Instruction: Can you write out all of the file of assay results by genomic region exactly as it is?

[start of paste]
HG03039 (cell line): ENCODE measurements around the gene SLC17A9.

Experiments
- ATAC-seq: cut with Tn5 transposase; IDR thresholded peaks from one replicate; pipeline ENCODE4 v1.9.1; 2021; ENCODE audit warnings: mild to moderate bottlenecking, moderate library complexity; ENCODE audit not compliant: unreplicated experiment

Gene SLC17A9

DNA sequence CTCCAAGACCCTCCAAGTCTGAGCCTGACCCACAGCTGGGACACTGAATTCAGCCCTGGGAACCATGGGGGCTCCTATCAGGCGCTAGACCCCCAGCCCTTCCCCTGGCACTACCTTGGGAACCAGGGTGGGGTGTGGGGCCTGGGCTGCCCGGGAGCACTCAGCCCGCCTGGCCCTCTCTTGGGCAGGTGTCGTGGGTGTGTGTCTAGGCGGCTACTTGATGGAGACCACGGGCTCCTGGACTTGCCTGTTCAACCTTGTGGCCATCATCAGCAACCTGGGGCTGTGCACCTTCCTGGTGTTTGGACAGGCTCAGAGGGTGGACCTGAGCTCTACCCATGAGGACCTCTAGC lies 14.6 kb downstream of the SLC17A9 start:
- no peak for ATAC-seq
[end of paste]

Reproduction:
HG03039 (cell line): ENCODE measurements around the gene SLC17A9.

Experiments
- ATAC-seq: cut with Tn5 transposase; IDR thresholded peaks from one replicate; pipeline ENCODE4 v1.9.1; 2021; ENCODE audit warnings: mild to moderate bottlenecking, moderate library complexity; ENCODE audit not compliant: unreplicated experiment

Gene SLC17A9

DNA sequence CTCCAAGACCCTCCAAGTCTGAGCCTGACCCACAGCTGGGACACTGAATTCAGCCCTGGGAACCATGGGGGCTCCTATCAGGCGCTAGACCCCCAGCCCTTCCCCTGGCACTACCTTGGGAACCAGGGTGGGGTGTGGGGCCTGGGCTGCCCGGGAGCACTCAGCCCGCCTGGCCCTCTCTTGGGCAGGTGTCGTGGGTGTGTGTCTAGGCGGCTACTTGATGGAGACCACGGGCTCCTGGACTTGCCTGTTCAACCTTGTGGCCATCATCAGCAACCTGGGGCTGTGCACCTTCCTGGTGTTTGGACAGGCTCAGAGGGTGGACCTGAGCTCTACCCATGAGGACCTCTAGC lies 14.6 kb downstream of the SLC17A9 start:
- no peak for ATAC-seq